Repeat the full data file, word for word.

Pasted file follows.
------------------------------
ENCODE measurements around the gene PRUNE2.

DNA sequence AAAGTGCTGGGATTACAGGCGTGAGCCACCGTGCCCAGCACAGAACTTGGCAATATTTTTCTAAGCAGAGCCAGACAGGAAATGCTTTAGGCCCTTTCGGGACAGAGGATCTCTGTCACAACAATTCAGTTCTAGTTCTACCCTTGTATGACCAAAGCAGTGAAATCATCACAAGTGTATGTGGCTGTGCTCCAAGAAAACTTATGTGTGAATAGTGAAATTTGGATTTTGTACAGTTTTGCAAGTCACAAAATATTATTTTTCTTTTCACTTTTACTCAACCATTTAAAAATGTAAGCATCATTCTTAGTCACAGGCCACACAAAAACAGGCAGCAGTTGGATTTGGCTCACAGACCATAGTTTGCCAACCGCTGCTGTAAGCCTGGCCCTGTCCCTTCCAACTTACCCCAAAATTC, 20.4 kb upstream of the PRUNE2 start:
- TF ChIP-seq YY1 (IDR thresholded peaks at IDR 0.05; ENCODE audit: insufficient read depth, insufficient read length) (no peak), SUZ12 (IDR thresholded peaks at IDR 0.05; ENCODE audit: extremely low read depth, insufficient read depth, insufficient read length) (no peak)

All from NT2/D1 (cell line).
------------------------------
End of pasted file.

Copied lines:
ENCODE measurements around the gene PRUNE2.

DNA sequence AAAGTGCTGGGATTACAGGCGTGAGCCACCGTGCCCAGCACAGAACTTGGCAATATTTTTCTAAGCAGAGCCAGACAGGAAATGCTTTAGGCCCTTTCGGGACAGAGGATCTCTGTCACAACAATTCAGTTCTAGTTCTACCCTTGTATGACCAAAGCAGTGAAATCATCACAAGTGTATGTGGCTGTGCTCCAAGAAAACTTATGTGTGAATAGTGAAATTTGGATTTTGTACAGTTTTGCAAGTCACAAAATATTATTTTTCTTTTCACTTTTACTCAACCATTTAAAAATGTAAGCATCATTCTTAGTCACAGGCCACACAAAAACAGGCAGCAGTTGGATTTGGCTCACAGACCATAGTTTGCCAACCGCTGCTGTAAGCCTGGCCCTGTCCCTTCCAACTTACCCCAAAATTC, 20.4 kb upstream of the PRUNE2 start:
- TF ChIP-seq YY1 (IDR thresholded peaks at IDR 0.05; ENCODE audit: insufficient read depth, insufficient read length) (no peak), SUZ12 (IDR thresholded peaks at IDR 0.05; ENCODE audit: extremely low read depth, insufficient read depth, insufficient read length) (no peak)

All from NT2/D1 (cell line).